Over the past five months of the corona virus pandemic and attendant lockdown since March 24, many media reports have highlighted extensive relief provided by civil society and NGOs. The forms of assistance and relief provided have been varied…ration, cooked meals, water, sanitiser/soap, mask/PPE, etc. etc.
When millions of migrant workers began to walk back to their homes, relief to them on the highways included not just food and water, but also some cash, shoes & chappals, and recharging of mobile phones.
It is estimated that this relief and immediate assistance reached more than five lakh villages and five thousand towns, throughout the length and breadth of the country. Senior government officials from NITI Aayog and various ministers, including the Prime Minister, recognised and lauded such extensive and sustained support provided by civil society. Even the Supreme Court and several High Courts expressed appreciation of the spontaneous and committed support extended by NGOs and civil society.
How did civil society organisations reach out to households needing assistance and relief rapidly and spontaneously during the sudden lockdown? Physical mobility restricted movement of government functionaries as well. In addition, the suddenness of complete lockdown created fear and panic amongst all sections of society. Even middle-class households could not store enough food, medicine or other supplies. Those away from home in schools, colleges and work-places, felt stranded, without preparation.
From remote tribal hamlets in Odisha and Chhattisgarh to invisible informal settlements in and around cities and industrial estates of Maharashtra and Tamilnadu, how did civil society manage to reach out immediately to provide awareness, relief and health services?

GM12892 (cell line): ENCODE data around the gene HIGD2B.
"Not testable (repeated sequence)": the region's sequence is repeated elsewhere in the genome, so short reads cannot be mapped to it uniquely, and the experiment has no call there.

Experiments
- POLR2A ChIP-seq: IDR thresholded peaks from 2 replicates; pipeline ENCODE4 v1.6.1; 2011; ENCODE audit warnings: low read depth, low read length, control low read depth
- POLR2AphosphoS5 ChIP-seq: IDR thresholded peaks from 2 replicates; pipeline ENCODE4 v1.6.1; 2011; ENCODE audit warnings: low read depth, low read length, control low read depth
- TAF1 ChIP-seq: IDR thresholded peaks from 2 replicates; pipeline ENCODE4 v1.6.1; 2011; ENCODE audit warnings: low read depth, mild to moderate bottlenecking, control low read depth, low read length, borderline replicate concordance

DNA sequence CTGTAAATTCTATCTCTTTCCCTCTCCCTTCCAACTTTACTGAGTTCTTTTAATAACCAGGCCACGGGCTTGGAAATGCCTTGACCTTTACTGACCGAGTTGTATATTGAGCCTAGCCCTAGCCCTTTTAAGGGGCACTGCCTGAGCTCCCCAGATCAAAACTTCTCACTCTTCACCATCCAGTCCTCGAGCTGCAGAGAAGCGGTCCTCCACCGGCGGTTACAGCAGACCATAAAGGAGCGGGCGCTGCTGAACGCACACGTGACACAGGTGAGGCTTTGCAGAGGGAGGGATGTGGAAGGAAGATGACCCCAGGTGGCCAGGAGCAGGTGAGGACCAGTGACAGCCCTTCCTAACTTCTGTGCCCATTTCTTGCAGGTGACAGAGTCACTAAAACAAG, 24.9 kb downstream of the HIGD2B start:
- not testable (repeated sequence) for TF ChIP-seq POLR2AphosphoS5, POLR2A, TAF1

The clue to this puzzle is in local community leadership. Civil society organisations have been investing in building local leadership in communities, especially in tribal and scheduled caste rural hamlets.
In urban centres, civil society has worked with construction workers, domestic maids, street vendors, sanitation workers, and other informal workers to build leadership of women and youth. This investment in local community organisations and local leadership has been a sustained and integral part of the strategy of most civil society organisations since 1970s as they focused on nurturing local participation and empowerment of the excluded and the marginalised households.
One of the most widespread illustrations of the above is the movement of self-help groups (SHGs) in the country. Started by NGOs in early 1970s, mainstreamed in many public programmes by 1990s, there are estimated to be 10 million SHGs in the country, covering 100 million households. Several local ground reports indicate that about 50% of these SHGs have very active women leaders trained by NGOs.
In addition, several mahila mandals have been organised with active training of women leaders in many states under such innovative programmes like Mahila Samakhya. The DWCRA programme of early 1980s led to other innovative schemes of the governments in partnership with NGOs. Much of leadership training was provided by civil society. It is estimated that nearly one million such mahila mandals are functioning in the country, with active women’s leadership.